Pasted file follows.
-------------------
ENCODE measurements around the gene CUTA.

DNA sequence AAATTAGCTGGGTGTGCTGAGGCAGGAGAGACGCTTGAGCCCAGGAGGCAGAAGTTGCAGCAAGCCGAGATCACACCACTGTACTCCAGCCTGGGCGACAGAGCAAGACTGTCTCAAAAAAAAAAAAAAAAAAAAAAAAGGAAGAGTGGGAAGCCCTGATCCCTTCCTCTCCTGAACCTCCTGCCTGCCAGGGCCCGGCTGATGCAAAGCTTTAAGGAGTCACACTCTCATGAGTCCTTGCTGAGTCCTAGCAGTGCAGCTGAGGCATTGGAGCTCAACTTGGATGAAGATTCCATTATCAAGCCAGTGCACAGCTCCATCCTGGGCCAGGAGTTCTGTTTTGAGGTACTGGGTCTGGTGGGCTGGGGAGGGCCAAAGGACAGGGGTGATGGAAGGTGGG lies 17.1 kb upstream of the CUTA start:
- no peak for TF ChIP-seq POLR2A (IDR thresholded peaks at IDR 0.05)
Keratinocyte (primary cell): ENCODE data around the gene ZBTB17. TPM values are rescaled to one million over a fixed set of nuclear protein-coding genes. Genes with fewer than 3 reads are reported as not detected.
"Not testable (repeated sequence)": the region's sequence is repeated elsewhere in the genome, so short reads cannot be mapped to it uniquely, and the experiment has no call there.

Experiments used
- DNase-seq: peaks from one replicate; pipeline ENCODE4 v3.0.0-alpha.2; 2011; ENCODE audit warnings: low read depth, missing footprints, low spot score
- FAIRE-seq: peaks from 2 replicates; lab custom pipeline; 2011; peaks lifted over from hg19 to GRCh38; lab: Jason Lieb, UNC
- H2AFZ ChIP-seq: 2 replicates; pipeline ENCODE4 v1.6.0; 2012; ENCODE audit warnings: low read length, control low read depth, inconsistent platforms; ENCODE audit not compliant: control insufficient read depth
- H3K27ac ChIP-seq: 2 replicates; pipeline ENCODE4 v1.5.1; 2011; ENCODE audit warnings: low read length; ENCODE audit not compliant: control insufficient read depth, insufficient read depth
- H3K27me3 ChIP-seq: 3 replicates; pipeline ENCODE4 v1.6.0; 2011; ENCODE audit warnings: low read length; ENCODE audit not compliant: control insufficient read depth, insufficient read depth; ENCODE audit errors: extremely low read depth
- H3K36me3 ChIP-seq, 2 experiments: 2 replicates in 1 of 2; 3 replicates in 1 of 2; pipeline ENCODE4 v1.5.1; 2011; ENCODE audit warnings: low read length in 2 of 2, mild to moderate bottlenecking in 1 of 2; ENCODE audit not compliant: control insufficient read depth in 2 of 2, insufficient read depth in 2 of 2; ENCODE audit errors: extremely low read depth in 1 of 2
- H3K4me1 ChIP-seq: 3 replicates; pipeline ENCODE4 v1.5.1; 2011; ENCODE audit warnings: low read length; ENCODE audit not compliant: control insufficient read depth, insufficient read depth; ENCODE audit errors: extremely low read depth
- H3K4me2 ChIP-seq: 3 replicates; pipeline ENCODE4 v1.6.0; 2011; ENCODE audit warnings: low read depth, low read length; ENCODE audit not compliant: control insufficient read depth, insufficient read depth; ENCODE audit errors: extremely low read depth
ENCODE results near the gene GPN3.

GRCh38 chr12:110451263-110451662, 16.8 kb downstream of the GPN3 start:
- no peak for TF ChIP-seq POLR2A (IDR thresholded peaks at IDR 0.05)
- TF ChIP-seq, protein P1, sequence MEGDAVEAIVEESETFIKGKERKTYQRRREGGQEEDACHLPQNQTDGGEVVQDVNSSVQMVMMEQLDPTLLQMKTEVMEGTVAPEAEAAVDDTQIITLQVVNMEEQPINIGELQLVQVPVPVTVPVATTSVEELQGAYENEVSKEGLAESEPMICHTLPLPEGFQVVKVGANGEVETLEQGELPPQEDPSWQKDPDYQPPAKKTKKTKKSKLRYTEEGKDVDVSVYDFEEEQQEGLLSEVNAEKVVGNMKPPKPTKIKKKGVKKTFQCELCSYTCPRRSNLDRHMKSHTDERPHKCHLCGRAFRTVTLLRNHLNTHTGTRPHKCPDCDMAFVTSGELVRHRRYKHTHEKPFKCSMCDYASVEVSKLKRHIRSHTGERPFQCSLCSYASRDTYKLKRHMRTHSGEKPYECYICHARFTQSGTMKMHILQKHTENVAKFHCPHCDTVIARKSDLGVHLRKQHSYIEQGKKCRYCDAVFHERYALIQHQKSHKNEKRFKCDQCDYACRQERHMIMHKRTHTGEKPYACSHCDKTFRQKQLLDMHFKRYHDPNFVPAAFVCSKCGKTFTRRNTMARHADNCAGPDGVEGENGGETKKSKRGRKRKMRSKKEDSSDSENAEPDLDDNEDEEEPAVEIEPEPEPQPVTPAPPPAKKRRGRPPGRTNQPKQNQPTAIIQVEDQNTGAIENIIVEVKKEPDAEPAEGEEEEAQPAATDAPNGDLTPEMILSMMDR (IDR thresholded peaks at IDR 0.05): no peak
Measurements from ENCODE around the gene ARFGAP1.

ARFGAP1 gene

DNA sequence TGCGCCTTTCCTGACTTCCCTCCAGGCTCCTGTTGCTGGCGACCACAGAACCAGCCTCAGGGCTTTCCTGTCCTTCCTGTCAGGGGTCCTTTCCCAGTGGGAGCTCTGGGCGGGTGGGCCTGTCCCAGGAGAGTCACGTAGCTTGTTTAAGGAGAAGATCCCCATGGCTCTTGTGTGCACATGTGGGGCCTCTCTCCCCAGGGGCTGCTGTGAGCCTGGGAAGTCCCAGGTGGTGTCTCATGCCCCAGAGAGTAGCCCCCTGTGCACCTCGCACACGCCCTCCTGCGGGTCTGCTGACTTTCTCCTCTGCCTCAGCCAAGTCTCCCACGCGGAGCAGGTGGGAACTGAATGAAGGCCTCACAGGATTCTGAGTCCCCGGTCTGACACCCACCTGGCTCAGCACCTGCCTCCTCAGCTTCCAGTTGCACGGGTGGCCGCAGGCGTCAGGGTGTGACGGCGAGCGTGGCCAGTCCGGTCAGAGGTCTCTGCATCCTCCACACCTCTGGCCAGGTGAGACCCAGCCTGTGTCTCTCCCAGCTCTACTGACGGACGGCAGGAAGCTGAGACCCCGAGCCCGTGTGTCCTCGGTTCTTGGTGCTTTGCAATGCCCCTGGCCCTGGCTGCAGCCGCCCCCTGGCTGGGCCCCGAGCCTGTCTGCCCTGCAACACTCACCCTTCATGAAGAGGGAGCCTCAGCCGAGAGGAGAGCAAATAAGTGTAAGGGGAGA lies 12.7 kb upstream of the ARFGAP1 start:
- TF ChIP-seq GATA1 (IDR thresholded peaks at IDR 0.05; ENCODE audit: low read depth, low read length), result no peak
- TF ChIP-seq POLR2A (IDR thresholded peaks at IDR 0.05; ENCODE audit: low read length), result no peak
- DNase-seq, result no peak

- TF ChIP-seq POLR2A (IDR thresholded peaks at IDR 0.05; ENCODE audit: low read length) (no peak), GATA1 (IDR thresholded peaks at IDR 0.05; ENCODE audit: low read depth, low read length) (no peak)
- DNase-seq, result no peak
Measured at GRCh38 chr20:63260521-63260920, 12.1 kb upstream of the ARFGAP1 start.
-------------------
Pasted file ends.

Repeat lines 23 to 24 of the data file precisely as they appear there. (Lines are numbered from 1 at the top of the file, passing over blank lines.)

- TF ChIP-seq POLR2A (IDR thresholded peaks at IDR 0.05; ENCODE audit: low read length), result no peak
- DNase-seq, result no peak